Starting in 1854, Chicago beer drinkers made Milwaukee famous. Chicago, with a larger and faster growing population, drank all of the beer its breweries could produce. Milwaukee brewers often produced too much beer. They got in the habit of shipping the excess to Chicago. Over the course of the next century, smaller breweries that did not ship beer began disappearing. The larger breweries got larger and shipped their beer farther. Chicago breweries vanished and Chicagoans had to start drinking beer from Milwaukee, St. Louis and other places.
The 1860 Census, available in our Government Publications Department, shows Cook County with 14 malt liquor manufactures making $572,240 of product. Milwaukee County had 26 manufactures making $310,130. In 1905 Chicago had 56 manufacturers employing 3,303 people and producing $16 million in product. Milwaukee had 8 manufacturers employing 3,809 people and producing $22 million in product.
By 1900 mechanical refrigeration allowed lager breweries to move from tanks in dank cellars with ice overhead to large above-ground tanks. The above-ground tanks were arranged so the liquid would flow by gravity throughout the brewing process.
Chicago saloons also flourished. The City Clerk’s Report shows that by 1907 there were 7219 licensed saloons. One 19th Century innovation was the free lunch provided by saloons throughout the city. Even reformers otherwise critical of the liquor trade were impressed. If Christ Came to Chicago! maintained that the saloons provided more free food to the needy than all other charitable organizations put together. In many cases the lunch was truly free. In other saloons you were expected to buy a five cent beer, but received both a beer and a better lunch than you could get at a regular restaurant for a nickel.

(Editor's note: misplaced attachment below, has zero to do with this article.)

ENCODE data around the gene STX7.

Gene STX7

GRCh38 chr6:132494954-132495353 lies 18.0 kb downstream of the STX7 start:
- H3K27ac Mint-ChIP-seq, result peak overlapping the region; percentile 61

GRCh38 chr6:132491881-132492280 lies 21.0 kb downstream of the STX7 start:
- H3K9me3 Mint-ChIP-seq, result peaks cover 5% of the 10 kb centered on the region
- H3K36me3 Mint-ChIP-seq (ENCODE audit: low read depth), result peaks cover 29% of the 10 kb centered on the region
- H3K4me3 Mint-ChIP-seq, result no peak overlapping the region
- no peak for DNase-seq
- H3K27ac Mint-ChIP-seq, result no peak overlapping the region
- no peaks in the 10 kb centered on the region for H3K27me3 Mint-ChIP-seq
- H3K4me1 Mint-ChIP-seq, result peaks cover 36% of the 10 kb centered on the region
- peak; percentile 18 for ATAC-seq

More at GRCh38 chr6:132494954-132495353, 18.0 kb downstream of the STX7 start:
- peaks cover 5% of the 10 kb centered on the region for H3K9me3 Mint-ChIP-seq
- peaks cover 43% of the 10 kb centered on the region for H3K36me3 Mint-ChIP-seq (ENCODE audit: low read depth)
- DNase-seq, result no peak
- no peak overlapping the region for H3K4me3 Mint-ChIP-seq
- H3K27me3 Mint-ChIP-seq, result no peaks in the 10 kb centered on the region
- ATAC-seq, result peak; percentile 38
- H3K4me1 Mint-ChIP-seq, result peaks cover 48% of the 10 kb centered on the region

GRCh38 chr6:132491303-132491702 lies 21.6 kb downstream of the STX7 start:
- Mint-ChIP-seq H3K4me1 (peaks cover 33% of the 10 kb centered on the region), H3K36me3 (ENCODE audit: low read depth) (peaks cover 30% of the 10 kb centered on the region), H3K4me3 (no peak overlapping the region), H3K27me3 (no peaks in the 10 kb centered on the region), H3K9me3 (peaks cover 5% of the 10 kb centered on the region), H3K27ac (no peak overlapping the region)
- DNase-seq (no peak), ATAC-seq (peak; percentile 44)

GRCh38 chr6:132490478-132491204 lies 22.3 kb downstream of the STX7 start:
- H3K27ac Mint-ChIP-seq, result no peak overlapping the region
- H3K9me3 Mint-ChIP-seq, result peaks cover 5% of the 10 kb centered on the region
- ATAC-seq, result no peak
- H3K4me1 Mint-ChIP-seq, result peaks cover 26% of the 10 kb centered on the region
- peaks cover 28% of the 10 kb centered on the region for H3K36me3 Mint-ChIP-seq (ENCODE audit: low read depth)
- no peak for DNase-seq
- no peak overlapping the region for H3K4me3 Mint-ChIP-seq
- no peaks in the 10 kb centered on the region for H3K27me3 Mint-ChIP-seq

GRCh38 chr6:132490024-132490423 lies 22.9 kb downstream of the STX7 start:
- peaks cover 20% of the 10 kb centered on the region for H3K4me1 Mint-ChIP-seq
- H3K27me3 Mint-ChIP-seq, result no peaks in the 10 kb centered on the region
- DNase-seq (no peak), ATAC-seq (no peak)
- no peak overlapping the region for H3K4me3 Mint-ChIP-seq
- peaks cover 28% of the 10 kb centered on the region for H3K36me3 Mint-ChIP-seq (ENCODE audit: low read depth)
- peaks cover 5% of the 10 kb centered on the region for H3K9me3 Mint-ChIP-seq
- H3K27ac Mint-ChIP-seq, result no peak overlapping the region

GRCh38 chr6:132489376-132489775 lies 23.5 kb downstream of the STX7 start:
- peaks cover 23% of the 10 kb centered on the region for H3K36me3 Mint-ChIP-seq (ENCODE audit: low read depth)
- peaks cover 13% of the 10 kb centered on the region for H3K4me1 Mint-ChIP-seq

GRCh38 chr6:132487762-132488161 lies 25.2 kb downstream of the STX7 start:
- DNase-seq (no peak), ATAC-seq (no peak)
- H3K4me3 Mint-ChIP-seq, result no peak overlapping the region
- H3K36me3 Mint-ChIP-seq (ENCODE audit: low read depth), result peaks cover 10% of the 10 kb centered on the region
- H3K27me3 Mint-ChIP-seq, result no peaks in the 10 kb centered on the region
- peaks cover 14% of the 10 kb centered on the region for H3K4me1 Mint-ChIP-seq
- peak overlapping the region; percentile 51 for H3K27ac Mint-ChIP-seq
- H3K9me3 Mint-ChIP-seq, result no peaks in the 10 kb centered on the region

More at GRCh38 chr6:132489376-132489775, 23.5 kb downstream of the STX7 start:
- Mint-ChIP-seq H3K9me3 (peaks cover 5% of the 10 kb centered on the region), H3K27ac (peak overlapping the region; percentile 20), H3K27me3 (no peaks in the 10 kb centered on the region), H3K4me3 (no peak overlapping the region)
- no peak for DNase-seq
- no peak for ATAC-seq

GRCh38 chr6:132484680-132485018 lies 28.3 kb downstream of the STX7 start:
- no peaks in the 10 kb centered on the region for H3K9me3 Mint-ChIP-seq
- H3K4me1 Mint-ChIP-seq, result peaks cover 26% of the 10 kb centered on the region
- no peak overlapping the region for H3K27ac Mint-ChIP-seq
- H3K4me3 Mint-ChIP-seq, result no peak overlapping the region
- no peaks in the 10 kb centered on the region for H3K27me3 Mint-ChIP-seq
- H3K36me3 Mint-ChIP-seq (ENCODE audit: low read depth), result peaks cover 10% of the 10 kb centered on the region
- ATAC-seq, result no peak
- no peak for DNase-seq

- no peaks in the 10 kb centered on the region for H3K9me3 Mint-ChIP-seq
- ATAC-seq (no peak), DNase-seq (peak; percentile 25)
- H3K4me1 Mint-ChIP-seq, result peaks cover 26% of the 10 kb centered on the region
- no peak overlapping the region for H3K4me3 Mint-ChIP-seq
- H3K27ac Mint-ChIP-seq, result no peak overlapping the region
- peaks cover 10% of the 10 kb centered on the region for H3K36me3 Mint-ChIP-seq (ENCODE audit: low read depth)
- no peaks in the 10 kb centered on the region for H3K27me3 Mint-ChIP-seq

Bottled beer was still a rarity. For beer at home, you went to your local saloon with a pail called a growler. Factory workers used the pails as lunch buckets. They would send a boy off to the saloon to fill the pails with beer. Brewery workers and visitors got all they could drink from the source.
Turn of the century saloons were not without problems. Gem of the Prairie relates how South State Street saloon keeper Mikey Finn was arrested in 1903 for drugging and robbing his customers. He gave his name to knockout drops. Jeffrey Adler's study of homicide in Chicago attributes most 19th Century Chicago murders to senseless drunken brawling. "Stale beer" joints served as flophouses. A two cent purchase of bread, or of the dregs from better saloons, entitled you to floor space for the night.
Lords of the Levee tells the stories of first ward aldermen Hinky Dink McKeena and Bathhouse John Coughlin. They were famous for graft and for hosting the depraved First Ward Ball. Hinky Dink was among the many Chicago saloon keepers who served as aldermen. The first ward included not only the Loop, but the Near South Side vice district of saloons, brothels and gambling dens known as either the "Levee" or “Little Cheyenne.” Cheyenne at the time was known as a Wild West town where cowboys liked to spend several months pay in a single night of debauchery. Reportedly, people in Cheyenne liked to call their red light district "Little Chicago."